from being satisfied, and your reasoning for doing so makes no sense.

Would you be okay with this change if it did not introduce the
"NewTableConfiguration" object, and simply added an overloaded createTable
method that took a Map of additional properties? Because that wouldn't
change the look and feel of the API in any way? What I'm trying to
understand by this question is whether you feel the "burden" of adding a
new feature to the API is created by the change in the look-and-feel of the
API, or by the new utility. If it's just the look-and-feel, then we can
address that with a smaller change that adds an overloaded method to
provide the same utility, and we've identified yet another opportunity for
compromise.


> For 2.0, we already have broad consensus around improving our API in
> ACCUMULO-2589 despite the cost it puts on our user base; both because of a
> better delineation of what is and is not expected to stay constant and
> because we'll have a better formulation of a lifecycle for Accumulo related
> resources. In that particular matter, it's the proper lifecycle that I
> personally find compelling enough to broadly cause a burden. This is
> probably colored by my having dealt with ACCUMULO-2128 and its ilk.
>
>
Any conversation about 2.0 is hypothetical. There has been no formally
submitted code for API improvements for 2.0, for consideration in a
release. We cannot block improvements to 1.x on the basis of some
forthcoming changes in the future. We're also talking about a feature that
would be very useful for certain use cases long before 2.0 is ready for
release.

Again, what you find compelling should not be the metric for vetoing
contributions. A more reasonable measure is whether it satisfies valid use
cases without causing some demonstrable harm, and this change does satisfy
valid use cases and can be done without affecting existing API (not even
deprecating them, if we wish), and does so in a major version.


> So, given that we're going to be asking our users to deal with a headache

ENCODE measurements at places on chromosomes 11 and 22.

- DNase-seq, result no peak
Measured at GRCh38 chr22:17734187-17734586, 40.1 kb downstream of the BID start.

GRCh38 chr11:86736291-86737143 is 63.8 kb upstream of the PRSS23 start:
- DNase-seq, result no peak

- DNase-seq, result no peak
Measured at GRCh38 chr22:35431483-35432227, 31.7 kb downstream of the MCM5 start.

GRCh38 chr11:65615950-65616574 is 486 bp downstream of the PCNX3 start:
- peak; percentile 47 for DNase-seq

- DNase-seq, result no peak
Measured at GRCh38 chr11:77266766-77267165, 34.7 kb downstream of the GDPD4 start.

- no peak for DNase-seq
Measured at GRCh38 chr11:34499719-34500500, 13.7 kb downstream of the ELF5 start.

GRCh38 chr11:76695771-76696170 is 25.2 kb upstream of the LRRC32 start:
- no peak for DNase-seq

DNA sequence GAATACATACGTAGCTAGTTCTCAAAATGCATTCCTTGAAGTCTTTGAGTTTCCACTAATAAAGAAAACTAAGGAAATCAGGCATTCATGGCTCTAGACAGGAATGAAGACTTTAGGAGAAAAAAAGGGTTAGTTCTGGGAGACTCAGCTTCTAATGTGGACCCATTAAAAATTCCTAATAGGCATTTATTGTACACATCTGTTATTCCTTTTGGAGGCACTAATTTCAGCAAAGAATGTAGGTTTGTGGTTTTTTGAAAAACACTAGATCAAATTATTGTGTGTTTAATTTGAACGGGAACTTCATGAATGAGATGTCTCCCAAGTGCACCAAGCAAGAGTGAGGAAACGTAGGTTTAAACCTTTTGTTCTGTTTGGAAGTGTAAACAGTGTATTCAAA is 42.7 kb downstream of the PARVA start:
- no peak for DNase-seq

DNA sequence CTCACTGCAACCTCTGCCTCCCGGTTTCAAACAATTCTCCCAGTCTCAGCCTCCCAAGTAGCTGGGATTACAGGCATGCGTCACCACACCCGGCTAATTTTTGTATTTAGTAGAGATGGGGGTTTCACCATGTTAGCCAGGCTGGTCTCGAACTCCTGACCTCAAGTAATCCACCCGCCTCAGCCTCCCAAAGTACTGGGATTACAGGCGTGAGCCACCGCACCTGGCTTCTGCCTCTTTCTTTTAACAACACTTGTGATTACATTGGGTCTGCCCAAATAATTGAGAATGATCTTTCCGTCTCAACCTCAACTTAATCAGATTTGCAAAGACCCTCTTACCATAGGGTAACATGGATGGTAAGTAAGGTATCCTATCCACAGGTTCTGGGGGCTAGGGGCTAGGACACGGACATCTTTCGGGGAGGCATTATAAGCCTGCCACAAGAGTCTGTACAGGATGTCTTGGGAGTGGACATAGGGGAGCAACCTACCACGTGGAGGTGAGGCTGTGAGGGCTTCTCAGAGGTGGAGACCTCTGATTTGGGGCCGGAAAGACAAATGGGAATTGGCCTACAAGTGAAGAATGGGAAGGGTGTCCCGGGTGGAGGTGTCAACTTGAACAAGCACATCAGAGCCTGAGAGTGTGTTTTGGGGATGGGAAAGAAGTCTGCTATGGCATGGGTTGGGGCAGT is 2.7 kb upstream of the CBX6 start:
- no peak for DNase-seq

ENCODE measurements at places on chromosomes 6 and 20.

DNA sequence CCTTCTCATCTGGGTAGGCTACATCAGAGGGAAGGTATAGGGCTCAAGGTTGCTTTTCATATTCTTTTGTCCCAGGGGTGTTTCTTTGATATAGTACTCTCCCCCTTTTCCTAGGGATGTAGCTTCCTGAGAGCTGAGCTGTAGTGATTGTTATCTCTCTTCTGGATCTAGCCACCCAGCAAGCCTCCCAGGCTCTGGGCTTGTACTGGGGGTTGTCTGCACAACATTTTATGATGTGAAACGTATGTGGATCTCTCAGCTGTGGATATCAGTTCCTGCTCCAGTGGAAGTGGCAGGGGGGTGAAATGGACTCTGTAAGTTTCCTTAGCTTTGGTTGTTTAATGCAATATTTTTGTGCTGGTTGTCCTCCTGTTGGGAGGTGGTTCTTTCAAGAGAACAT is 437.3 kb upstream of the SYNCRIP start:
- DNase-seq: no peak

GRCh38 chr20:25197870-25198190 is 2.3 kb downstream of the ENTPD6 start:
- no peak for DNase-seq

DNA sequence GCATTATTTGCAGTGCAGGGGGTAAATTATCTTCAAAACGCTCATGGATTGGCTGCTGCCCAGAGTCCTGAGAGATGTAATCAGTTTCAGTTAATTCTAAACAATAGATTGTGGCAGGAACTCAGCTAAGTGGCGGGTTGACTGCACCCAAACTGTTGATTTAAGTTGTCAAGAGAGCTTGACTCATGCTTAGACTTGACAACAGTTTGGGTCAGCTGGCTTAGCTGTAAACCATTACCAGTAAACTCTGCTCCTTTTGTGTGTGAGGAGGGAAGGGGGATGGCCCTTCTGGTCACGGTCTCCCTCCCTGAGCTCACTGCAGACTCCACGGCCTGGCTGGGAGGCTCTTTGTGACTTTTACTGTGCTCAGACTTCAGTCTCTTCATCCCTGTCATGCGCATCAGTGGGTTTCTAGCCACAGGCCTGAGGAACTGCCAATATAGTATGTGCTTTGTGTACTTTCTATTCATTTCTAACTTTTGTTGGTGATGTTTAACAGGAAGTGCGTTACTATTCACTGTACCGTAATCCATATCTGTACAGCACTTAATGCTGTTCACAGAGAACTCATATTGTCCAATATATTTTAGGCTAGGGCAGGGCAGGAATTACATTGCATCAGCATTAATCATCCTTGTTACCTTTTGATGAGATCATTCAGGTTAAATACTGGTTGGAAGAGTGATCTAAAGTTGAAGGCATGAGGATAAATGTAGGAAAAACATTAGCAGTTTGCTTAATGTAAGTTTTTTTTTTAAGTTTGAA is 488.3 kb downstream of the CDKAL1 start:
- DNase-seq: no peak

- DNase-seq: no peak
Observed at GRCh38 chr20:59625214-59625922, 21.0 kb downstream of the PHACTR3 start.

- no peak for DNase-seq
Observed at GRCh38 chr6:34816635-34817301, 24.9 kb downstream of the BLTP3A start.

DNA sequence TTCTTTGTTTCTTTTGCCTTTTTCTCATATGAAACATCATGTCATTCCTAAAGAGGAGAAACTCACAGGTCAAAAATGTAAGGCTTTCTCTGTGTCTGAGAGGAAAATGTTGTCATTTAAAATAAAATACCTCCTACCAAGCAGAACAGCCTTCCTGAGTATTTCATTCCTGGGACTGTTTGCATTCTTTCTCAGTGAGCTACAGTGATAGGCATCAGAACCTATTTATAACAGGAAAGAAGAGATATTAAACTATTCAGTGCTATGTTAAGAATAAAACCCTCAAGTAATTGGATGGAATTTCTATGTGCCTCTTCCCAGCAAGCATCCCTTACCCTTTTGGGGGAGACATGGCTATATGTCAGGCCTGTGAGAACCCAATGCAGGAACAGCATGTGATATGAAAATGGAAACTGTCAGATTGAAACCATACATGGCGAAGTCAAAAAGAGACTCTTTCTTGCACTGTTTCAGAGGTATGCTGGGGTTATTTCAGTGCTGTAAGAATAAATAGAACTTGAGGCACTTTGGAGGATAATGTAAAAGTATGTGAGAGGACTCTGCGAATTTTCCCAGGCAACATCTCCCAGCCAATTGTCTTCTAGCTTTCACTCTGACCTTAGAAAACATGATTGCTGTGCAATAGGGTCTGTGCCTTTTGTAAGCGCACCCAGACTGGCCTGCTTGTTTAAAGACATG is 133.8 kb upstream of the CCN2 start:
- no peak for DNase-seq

> come 2.0 (which will hopefully be in the next 6-9 months) I would prefer to
> minimize asking them to take on dealing with changes in versions prior to
> that. There may be some future issue that fixes something severe enough to
> warrant changing my position on the matter. This issue did not.
>
>
Again, I anticipate no such headache. You're speaking hypothetically about
proposed changes for which no code has been submitted for consideration
yet. This reasoning does not make sense.


> I talked previously about my position on API changes in general in the
> background info for Josh’s message:
>
> http://s.apache.org/HJg
>
>
And in that message, you incorrectly suggested that the problem could be
solved by addressing property updates... which is not true, because
assignments and balancing will already be in play before that property
update is issued. This is a completely separate issue being addressed, that
would *still* be a problem, regardless of whether we address property
updates. This issue is about *initial* table configuration, not table
configuration *changes*.


> and I had meant to cover the "we already agreed to break things in 2.0"
> side in this admittedly short offer of compromise:
>
> http://s.apache.org/imf
>
>
Again, hypothetical future code, that (with the exception of the removal of
deprecated API), there is no anticipated breakage. I don't know what you're
talking about.


>
>
> On Mon, Dec 1, 2014 at 4:25 PM, Christopher <ctubbsii@apache.org> wrote:
>
> > Explicit questions and outstanding requests for clarification since your
> > last response (see previous emails for details and context):
> > ->  So, are you arguing for no more API additions until 2.0?
> >
>
> My general preference, as mentioned above and previously in the background
> info Josh asked for, is to avoid API changes prior to 2.0. I am not arguing